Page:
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Anterior Chronic Compartment Syndrome


There is a gradual onset of diffuse exercise-induced pain on the anterior lateral aspect of the lower leg. It is common in fairly short but muscular ‘bulky’ athletes. The pain becomes so great that continued sport is not possible. The athletes complain that the muscles feel like they are bursting. Rest, with the legs elevated, usually relieves the symptoms within minutes.


There is an increased intra-muscular pressure within the peroneus and tibialis anterior muscle bulks causing ischaemic pain. This can be due to increased muscle volume from intensive strength training but the true aetiology is unclear. The condition is often bilateral.


There is intense tenderness on palpation over a very firm muscle bulk. The typical pain and swelling can be provoked by repetitive ankle dorsi-flexions against resistance.


Ultrasound or MRI is normal. Intra-muscular pressure measurements during exercise can be made but are not necessary for the diagnosis.


This condition may respond to conservative treatment including modification of training and stretching exercises (stretching of the anklecalf- hamstrings-quadriceps-hip muscle complex) that can be tried over three months. If this regime is not successful surgery may be necessary to release the fascia (fasciotomy). Surgery is followed by a few weeks of rehabilitation before resuming sport. Weight bearing is usually allowed a few days after surgery.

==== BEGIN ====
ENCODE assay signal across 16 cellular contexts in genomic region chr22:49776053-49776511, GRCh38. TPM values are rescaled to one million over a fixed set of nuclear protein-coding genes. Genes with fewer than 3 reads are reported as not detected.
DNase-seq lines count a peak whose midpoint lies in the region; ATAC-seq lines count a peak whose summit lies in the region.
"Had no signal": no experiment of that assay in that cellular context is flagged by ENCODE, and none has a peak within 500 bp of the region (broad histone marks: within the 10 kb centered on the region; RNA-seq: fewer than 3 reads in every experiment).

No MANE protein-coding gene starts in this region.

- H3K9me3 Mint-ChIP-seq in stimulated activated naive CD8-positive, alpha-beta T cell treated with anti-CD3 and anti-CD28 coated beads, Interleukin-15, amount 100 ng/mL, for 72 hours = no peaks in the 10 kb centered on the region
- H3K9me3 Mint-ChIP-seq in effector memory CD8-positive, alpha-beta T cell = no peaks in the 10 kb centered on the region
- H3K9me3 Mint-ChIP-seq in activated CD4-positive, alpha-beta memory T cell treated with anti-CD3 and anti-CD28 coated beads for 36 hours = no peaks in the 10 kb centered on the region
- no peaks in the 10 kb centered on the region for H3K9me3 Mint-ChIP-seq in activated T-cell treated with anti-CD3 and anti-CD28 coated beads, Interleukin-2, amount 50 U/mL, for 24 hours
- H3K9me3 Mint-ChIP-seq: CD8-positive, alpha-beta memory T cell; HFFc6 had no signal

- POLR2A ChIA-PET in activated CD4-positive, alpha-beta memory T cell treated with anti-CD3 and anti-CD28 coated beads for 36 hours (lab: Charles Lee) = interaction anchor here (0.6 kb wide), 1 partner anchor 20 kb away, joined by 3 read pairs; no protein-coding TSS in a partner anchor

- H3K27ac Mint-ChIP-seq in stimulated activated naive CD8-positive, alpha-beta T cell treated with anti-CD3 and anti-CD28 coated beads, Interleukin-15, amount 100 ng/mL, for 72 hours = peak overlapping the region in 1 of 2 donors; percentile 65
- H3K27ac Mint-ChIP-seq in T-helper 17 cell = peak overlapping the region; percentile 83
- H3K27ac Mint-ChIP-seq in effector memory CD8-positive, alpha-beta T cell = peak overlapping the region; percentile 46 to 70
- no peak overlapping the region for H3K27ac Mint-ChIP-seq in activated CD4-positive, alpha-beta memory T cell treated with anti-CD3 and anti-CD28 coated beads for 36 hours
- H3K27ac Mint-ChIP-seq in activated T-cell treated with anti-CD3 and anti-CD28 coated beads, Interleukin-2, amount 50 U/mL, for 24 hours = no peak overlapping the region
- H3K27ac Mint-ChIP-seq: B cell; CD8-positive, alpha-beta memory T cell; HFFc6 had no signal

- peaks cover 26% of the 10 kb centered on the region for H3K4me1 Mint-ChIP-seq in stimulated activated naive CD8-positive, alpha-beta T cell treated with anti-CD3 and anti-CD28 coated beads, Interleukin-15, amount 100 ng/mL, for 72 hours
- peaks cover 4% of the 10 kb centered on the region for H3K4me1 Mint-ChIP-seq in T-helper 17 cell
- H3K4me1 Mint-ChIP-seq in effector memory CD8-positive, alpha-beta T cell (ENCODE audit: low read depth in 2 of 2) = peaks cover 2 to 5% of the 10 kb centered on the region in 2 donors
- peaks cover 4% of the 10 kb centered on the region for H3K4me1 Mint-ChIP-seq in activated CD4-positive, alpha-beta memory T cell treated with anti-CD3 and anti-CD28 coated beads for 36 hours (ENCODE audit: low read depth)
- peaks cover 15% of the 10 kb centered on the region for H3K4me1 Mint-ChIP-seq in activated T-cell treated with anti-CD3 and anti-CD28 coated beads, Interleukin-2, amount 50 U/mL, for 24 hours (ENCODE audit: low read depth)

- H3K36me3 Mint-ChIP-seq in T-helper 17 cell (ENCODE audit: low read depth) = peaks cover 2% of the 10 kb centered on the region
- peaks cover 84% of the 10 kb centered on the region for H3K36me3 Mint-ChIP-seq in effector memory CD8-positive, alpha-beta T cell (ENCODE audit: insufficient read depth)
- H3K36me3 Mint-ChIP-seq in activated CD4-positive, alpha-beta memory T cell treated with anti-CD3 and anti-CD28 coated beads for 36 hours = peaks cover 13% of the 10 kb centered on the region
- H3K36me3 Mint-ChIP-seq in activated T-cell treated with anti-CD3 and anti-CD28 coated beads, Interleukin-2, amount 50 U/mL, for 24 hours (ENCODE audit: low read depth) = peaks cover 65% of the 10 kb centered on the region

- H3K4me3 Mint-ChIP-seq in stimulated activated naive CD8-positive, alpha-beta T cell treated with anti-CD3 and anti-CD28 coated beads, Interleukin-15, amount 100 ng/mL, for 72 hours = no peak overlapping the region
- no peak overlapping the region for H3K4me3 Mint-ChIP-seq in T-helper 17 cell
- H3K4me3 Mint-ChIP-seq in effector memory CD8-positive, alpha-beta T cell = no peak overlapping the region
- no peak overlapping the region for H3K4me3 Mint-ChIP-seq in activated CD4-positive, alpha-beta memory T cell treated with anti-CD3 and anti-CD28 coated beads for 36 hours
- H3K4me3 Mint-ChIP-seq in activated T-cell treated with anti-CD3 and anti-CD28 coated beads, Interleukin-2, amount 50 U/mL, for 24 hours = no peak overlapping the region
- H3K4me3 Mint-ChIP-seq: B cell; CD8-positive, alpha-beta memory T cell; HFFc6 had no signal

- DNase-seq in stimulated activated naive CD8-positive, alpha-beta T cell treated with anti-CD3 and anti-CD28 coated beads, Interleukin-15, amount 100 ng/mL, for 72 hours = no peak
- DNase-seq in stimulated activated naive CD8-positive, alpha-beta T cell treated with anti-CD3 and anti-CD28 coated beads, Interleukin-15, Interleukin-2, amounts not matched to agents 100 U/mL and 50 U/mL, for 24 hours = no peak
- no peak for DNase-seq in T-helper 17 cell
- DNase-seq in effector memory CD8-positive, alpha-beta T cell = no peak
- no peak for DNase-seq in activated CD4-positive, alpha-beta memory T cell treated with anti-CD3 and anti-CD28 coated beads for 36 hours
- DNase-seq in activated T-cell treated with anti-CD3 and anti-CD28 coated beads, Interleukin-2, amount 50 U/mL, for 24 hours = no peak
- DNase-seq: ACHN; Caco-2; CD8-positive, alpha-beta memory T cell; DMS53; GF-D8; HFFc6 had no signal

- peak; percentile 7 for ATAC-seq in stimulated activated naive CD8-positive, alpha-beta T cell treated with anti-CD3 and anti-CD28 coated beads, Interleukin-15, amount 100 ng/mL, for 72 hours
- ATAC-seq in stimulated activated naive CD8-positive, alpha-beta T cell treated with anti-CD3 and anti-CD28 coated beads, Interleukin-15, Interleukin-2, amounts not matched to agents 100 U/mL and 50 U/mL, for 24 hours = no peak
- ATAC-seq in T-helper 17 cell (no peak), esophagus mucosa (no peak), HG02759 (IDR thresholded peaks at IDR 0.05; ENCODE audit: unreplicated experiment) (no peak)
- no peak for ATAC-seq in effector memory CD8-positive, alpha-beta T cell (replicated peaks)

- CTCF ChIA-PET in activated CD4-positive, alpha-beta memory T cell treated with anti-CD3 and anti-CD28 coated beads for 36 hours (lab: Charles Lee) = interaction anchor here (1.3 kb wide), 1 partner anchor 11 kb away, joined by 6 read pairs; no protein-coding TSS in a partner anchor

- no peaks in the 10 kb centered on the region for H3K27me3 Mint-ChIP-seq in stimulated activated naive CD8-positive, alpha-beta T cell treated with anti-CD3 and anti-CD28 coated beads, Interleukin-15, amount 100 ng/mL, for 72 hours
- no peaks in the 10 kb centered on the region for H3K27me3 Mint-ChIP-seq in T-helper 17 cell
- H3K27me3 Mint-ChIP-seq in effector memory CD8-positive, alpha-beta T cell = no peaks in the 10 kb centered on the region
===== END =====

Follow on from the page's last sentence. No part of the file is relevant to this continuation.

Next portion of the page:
Refer to orthopaedic surgeon for consideration of surgery. Refer to physiotherapist for planning of a few weeks’ return programme back to full sport.


Cycling and swimming (when wound is healed) are good alternatives to keep up general fitness.


Monitor clinical symptoms and signs. The symptoms are usually completely gone after surgery. Note that

the muscle bulk will be more prominent than the other side after fasciotomy.


Muscle rupture (sudden onset on one leg, localised pain, ultrasound will differentiate), DVT (developing after long-haul flights or surgery, pain and swelling of the entire leg, resting pain).


Excellent-Good but if not treated properly it may be the end of the career of an elite athlete.

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